Fifty years ago this winter, the National Brotherhood of Skiers (NBS), a newly formed coalition of 13 black ski clubs from around the United States, held its first-ever Black Summit in Aspen.
“There was an overall sense of camaraderie and connection that pervaded the event then and still holds true with the Black Summits today,” the NBS recounts in its official history. But unofficially, when 350 Black skiers from Chicago, Denver, Detroit, Los Angeles and other big cities onverged on Aspen in 1973, that sense of camaraderie and connection, or welcome, wasn’t exactly shared by the locals.
“They ended up calling out the National Guard in preparation of all these African Americans coming up there, but it went well,” says Melodie Brooks, a Denver resident who took her first ski trip to the mountains as a 9-year-old in 1970 with Black families from her inner-city neighborhood. In 1972, that group formed Sippers-N-Sliders, one of the founding NBS ski clubs that attended the first Black Summit.
Aside from providing safety in numbers and normalizing the sight of Black people in mountain towns, one of the goals of Sippers-N-Sliders was to take inner city kids—who looked out at the mountains every day but had actually never set foot on them—and put them on skis.
That experience proved to be foundational for Brooks, who still remembers the morning when she gaped wide-eyed out a fogged window at the high-alpine snowscape as her ride corkscrewed up Loveland Pass (eight years before the completion of the Eisenhower Tunnel), en route to her first ski lesson at Keystone.
“They basically just threw some skis on my feet, and I walked around and told everybody that I skied,” she recalls. “But it gave me a perspective on something that most African American kids don’t get to experience.”
Eventually, Brooks came to run the Ski For Kids learn-to-ski program at Sippers-N-Sliders, which eventually changed its name to Slippers-N-Sliders to align better with its youth-oriented outdoor recreation goals (and ambition to field and train the first Black Olympian). To that end, she taught her son, Quincy Shannon, to ski when he was 3, and enrolled him in racing programs at Copper, Keystone, and Loveland. But Q, as he is known, hated missing church on Sundays. So instead of an Olympian her son became an ordained minister with the New Hope Baptist Church.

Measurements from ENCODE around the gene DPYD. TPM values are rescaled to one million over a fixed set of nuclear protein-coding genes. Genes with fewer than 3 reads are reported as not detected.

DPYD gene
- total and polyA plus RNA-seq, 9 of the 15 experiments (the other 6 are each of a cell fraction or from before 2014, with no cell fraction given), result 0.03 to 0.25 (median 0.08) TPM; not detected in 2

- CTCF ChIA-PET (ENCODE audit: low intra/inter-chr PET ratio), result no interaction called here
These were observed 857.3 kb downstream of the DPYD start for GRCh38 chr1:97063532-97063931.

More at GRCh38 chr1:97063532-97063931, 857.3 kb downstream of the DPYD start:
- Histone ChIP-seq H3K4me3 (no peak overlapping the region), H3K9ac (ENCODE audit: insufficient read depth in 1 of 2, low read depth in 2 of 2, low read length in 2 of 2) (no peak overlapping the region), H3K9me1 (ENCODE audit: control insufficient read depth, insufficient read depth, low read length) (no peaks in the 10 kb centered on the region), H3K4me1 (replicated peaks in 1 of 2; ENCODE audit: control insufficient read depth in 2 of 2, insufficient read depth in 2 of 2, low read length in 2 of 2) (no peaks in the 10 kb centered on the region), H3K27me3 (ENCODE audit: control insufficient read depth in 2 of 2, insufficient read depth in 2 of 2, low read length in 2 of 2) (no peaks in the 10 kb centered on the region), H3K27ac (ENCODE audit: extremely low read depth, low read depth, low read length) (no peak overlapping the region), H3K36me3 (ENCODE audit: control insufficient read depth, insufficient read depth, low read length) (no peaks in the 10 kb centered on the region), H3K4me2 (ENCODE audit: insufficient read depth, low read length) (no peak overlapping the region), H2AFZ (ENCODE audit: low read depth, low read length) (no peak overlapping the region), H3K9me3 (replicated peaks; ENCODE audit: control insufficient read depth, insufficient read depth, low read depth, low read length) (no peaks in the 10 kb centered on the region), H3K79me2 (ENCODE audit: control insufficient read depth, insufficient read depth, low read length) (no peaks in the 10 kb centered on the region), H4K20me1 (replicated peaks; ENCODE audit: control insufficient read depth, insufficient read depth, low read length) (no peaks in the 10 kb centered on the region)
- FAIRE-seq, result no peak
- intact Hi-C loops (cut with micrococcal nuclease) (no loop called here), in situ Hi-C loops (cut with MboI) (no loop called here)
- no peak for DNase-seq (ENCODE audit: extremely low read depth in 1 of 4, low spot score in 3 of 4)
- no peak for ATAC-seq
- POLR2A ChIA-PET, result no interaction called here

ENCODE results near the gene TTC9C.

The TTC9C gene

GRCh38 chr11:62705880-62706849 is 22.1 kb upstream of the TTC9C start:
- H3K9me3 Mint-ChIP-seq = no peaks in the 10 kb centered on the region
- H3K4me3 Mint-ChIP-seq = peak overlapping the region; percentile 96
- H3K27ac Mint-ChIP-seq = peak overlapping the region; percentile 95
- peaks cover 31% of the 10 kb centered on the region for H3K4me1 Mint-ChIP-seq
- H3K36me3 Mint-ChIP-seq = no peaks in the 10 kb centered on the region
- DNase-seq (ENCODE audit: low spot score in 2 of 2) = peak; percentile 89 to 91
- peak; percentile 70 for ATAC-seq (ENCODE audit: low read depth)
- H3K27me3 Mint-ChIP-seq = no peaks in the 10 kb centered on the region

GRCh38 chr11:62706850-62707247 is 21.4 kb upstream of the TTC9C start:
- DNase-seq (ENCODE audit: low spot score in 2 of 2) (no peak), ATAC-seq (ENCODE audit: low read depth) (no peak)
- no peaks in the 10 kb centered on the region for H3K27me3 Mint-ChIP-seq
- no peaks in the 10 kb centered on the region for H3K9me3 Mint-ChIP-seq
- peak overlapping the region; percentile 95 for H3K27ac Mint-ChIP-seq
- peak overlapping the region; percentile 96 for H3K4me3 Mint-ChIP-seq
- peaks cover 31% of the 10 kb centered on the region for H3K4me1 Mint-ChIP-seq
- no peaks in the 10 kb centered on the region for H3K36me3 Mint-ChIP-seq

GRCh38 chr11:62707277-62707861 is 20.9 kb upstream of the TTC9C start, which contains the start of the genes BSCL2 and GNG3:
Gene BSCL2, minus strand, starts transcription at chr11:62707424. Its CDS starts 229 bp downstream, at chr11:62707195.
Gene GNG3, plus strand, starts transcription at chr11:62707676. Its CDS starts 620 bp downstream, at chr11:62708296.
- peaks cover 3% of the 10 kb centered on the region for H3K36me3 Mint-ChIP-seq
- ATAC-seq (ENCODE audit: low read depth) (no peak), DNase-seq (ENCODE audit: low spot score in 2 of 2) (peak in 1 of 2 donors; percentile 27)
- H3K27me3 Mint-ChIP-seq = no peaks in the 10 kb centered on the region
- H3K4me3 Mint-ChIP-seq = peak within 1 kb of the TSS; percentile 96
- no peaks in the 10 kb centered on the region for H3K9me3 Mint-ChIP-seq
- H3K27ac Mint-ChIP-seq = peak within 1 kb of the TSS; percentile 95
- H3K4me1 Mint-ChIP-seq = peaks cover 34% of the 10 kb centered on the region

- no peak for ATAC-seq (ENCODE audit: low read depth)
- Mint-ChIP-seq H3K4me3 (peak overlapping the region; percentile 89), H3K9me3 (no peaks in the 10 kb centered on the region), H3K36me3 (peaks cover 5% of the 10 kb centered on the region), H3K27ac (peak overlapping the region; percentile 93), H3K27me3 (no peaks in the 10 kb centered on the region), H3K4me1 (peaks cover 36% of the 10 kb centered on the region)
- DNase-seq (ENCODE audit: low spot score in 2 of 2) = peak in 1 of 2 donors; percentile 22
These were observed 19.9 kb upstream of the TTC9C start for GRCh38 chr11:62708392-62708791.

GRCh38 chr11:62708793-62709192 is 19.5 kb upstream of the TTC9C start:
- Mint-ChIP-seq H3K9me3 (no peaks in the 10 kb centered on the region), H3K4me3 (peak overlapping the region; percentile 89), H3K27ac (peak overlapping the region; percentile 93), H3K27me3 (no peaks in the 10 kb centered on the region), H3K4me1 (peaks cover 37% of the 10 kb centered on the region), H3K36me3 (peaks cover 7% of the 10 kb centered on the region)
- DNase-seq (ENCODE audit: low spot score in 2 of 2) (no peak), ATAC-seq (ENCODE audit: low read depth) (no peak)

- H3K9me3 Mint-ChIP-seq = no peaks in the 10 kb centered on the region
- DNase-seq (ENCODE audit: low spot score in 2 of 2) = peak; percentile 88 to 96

In his 30s, Q founded Ski Noir 5280, another NBS affiliate, and ended up meeting SkiCo CEO Mike Kaplan (see “Last Run,” p. 62), and became a muse/unofficial advisor to Kaplan when it came to defining and executing corporate goals of racial justice and outreach to Black skiers. For Juneteenth in 2021, Kaplan invited Q to Aspen to lead a racial justice community listening session at The Nell. In turn, Q invited Kaplan to Five Points, spending two days in the predominantly Black Denver neighborhood with the CEO and his executive team, meeting with residents, and ministering to the homeless.
“With everything Quincy has done with Mike—and because we’ve had multiple Black Summits up there—we have really been embraced by Aspen,” says Brooks, recalling the 2022 NBS summit, which was held at Snowmass (the NBS 50th anniversary Black Summit will be held in Vail in February).
“The reason I do Ski For Kids is not to make more Black skiers, it’s to take kids out of their comfort level and put them in an environment where they can flourish. When I run into kids, now in their late 20s, I ask them, ‘Did you ever go skiing again after my program?’ Many say no, but they can wear that badge of honor, they can tell people, ‘I did that. I went skiing.’”
And that’s progress.
—Ted Katauskas, Editor